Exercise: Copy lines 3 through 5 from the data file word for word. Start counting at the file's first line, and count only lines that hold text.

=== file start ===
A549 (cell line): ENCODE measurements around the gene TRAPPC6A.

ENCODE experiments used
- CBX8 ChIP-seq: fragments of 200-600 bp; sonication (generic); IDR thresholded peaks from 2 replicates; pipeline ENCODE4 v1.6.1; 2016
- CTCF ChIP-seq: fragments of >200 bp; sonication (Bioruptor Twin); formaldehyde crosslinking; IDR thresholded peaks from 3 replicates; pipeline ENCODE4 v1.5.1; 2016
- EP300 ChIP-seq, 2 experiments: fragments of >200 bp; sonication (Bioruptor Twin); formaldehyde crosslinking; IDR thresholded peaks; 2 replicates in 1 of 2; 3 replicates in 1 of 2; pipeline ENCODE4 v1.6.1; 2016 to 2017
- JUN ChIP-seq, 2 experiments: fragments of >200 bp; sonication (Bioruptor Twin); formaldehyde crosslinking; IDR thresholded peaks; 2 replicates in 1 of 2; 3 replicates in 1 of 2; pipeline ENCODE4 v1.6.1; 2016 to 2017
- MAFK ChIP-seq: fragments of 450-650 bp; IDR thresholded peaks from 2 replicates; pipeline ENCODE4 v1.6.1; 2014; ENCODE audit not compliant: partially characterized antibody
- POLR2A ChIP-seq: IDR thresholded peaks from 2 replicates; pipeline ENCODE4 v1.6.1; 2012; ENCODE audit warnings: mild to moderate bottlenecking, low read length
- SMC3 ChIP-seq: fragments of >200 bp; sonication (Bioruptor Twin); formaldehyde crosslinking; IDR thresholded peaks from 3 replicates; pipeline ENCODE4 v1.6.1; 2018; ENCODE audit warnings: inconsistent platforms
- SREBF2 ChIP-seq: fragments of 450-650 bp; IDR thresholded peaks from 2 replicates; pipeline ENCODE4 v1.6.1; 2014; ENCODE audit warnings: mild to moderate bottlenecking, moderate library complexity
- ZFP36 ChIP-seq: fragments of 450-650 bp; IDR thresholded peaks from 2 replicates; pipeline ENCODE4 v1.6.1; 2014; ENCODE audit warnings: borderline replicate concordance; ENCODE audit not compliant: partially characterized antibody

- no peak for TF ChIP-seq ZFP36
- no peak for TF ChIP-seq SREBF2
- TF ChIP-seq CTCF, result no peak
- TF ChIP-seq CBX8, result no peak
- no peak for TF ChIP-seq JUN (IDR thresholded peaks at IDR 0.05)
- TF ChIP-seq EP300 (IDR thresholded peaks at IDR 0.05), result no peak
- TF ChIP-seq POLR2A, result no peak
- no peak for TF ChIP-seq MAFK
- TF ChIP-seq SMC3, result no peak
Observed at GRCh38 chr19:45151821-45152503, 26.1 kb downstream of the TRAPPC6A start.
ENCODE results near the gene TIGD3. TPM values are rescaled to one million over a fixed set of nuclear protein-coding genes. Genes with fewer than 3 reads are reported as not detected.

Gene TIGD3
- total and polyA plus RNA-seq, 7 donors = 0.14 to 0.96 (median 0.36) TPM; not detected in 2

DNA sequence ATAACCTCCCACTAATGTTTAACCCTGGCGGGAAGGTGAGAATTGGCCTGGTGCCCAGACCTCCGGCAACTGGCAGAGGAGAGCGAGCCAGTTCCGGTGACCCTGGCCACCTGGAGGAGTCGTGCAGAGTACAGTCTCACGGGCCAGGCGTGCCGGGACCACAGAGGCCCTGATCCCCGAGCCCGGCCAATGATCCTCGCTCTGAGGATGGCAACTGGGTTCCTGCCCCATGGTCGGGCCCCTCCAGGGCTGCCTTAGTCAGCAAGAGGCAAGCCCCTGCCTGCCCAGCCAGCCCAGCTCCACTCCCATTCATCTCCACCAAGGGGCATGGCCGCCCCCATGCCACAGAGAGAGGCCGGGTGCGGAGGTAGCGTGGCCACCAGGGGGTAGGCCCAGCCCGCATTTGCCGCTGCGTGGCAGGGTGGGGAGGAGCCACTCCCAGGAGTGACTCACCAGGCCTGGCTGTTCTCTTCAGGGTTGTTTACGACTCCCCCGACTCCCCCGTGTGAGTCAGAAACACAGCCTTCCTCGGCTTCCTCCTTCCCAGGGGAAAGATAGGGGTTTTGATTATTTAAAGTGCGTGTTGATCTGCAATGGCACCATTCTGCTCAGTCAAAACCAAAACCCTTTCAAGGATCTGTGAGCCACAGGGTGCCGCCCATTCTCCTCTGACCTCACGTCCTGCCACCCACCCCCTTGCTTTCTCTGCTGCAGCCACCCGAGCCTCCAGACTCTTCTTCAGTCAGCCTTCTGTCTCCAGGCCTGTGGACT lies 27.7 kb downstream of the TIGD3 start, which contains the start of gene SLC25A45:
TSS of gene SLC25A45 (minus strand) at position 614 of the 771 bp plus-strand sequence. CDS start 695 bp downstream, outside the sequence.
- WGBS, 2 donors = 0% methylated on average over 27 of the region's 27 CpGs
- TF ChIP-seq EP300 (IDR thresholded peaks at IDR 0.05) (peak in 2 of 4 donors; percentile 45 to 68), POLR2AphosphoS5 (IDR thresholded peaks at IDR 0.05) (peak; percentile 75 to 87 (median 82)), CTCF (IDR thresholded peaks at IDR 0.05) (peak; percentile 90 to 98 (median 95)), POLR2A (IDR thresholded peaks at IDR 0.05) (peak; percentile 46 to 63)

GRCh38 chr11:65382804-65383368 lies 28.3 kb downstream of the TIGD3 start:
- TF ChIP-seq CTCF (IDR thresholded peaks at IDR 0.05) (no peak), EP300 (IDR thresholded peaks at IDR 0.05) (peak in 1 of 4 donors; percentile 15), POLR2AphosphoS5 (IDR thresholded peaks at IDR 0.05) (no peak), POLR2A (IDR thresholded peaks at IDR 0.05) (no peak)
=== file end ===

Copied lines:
- CBX8 ChIP-seq: fragments of 200-600 bp; sonication (generic); IDR thresholded peaks from 2 replicates; pipeline ENCODE4 v1.6.1; 2016
- CTCF ChIP-seq: fragments of >200 bp; sonication (Bioruptor Twin); formaldehyde crosslinking; IDR thresholded peaks from 3 replicates; pipeline ENCODE4 v1.5.1; 2016
- EP300 ChIP-seq, 2 experiments: fragments of >200 bp; sonication (Bioruptor Twin); formaldehyde crosslinking; IDR thresholded peaks; 2 replicates in 1 of 2; 3 replicates in 1 of 2; pipeline ENCODE4 v1.6.1; 2016 to 2017